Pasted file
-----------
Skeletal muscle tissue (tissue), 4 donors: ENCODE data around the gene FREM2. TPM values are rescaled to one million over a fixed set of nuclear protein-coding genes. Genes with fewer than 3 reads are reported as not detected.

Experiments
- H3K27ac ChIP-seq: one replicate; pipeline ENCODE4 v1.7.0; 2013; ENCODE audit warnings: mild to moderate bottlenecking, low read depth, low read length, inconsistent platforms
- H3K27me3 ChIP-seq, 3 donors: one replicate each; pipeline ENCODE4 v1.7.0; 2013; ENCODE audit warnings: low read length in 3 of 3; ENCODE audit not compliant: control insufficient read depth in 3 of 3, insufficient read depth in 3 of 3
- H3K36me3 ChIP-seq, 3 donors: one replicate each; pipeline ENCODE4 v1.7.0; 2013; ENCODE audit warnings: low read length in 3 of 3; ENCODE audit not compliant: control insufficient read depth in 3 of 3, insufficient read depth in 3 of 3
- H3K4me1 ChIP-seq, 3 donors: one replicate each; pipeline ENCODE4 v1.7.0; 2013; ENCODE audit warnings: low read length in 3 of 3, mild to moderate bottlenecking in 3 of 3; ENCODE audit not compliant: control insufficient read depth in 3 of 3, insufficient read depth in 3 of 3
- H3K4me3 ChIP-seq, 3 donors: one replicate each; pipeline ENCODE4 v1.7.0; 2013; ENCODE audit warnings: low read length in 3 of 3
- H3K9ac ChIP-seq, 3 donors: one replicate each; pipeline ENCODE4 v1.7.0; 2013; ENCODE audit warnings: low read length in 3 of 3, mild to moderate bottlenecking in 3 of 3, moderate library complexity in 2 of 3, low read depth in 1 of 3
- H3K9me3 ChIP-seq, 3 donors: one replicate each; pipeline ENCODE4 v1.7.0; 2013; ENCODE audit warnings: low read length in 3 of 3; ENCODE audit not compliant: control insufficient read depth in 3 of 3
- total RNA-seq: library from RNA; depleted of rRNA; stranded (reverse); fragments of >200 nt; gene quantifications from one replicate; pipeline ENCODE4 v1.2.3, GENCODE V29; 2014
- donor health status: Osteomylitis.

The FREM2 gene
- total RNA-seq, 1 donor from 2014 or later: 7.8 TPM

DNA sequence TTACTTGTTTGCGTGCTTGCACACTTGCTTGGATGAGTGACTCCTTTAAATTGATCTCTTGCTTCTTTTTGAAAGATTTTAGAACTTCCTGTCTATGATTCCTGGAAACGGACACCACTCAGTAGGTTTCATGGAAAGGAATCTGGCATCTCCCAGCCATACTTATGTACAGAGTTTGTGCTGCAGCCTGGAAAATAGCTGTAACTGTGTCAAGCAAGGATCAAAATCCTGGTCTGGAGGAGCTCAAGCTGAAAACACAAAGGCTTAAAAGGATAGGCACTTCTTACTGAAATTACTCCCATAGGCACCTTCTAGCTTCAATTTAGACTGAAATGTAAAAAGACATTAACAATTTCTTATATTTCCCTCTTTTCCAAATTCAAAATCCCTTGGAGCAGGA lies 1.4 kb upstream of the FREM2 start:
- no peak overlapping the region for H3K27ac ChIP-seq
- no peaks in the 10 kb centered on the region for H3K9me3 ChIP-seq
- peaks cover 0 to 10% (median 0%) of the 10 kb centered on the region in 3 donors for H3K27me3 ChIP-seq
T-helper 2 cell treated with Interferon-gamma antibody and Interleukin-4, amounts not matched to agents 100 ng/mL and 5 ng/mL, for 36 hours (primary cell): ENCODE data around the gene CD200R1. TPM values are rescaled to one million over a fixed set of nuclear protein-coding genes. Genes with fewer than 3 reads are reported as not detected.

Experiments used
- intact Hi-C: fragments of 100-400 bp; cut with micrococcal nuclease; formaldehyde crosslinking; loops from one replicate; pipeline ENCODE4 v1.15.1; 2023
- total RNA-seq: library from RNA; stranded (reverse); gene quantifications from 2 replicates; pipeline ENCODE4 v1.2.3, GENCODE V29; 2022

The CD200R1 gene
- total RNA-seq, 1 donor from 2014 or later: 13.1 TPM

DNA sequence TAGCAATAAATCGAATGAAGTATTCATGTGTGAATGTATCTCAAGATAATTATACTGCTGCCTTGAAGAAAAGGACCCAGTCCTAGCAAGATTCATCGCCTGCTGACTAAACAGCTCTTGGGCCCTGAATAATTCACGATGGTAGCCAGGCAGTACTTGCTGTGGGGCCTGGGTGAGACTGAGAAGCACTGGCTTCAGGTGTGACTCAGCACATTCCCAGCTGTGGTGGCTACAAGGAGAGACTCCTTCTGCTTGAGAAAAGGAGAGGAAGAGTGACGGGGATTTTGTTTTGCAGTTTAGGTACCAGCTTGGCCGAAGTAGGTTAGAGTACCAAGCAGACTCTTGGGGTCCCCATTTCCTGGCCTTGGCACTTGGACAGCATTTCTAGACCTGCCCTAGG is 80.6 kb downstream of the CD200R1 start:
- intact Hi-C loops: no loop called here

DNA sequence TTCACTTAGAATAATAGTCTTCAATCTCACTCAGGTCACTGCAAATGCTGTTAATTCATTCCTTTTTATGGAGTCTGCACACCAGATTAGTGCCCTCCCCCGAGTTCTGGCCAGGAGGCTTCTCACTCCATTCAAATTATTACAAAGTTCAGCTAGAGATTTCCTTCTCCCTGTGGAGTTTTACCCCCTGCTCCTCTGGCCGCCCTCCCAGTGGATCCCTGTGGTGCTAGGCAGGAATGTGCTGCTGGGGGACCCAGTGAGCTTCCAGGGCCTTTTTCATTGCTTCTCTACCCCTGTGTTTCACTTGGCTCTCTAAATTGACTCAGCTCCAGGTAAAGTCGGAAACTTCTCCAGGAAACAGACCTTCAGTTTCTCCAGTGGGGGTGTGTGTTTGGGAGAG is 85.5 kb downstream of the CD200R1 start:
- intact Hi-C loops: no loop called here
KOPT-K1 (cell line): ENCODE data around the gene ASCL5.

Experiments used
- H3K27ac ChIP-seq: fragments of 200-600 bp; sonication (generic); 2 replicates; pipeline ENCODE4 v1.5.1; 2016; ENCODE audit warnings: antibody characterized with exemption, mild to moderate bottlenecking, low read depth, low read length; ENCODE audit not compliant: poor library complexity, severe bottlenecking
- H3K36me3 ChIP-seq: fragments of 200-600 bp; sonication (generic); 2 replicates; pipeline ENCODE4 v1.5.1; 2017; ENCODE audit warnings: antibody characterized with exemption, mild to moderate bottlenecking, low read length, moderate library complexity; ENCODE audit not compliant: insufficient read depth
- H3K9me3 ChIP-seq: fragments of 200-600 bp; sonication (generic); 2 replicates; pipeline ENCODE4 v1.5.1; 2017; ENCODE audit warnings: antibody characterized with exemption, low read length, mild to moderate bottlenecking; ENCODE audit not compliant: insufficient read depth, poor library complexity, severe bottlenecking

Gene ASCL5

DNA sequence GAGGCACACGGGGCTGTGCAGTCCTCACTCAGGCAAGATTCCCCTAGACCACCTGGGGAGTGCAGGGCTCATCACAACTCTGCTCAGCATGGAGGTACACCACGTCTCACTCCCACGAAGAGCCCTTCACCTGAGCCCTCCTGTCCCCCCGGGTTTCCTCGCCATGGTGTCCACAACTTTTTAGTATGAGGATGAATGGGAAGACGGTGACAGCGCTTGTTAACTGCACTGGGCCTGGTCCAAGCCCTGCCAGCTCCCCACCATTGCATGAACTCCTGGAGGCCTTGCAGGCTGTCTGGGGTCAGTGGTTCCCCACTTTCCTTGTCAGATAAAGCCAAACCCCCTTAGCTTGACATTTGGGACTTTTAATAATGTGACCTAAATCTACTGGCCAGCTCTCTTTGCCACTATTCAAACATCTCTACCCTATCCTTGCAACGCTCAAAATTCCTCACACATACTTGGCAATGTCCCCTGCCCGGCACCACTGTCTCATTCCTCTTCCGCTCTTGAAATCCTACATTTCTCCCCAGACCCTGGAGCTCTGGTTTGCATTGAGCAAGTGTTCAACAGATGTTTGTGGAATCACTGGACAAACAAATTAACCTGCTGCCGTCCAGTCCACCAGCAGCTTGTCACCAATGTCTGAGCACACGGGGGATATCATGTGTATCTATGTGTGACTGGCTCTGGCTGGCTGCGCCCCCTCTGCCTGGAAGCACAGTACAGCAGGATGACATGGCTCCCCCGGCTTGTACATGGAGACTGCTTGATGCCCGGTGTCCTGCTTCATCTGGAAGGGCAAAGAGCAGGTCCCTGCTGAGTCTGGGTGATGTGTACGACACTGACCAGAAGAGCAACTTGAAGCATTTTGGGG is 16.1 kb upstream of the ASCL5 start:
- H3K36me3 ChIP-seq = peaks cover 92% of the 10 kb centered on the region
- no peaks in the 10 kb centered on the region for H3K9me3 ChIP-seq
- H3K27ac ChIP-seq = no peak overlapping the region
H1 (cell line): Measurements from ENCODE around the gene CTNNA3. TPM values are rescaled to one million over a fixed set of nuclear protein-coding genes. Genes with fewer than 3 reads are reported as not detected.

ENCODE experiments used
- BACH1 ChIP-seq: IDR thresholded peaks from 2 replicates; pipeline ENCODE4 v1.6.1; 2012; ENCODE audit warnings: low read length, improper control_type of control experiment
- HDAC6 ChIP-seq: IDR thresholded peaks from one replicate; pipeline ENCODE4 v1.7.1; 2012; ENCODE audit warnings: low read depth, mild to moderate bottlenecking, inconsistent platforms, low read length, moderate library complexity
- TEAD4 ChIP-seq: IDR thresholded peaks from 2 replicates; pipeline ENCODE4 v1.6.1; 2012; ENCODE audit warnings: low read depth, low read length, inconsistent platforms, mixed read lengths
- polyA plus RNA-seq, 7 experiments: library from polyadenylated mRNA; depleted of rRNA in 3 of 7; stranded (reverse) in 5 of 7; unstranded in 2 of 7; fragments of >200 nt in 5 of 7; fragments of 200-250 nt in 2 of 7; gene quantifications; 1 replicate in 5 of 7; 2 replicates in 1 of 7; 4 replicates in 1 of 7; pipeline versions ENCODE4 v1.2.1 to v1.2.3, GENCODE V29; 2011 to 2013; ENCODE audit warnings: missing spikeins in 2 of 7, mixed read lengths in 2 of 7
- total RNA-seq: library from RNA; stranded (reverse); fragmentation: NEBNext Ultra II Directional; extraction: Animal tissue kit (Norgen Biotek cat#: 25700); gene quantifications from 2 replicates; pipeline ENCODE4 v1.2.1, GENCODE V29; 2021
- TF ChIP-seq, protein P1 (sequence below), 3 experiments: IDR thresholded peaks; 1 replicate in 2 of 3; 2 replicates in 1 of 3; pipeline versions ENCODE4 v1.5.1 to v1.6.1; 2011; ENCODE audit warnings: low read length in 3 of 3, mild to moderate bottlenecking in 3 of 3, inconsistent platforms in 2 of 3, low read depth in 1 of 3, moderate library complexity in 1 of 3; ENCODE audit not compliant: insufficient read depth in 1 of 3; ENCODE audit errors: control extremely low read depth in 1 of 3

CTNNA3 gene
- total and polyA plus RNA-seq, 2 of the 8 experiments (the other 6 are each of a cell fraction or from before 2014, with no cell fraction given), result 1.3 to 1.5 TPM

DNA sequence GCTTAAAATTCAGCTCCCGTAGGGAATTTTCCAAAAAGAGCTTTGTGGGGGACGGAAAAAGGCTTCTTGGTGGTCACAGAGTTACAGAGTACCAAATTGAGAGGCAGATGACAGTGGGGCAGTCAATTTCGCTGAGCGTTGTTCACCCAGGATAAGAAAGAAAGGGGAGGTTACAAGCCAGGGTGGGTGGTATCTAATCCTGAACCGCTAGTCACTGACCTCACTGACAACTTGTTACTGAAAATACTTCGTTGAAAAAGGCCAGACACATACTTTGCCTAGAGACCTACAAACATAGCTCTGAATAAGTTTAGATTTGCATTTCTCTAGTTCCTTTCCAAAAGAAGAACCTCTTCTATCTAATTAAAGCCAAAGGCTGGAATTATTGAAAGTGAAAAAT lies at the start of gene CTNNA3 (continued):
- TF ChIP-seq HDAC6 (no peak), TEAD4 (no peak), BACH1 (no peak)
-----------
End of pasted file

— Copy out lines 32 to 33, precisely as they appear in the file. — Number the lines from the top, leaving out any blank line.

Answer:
- H3K9me3 ChIP-seq: fragments of 200-600 bp; sonication (generic); 2 replicates; pipeline ENCODE4 v1.5.1; 2017; ENCODE audit warnings: antibody characterized with exemption, low read length, mild to moderate bottlenecking; ENCODE audit not compliant: insufficient read depth, poor library complexity, severe bottlenecking

Gene ASCL5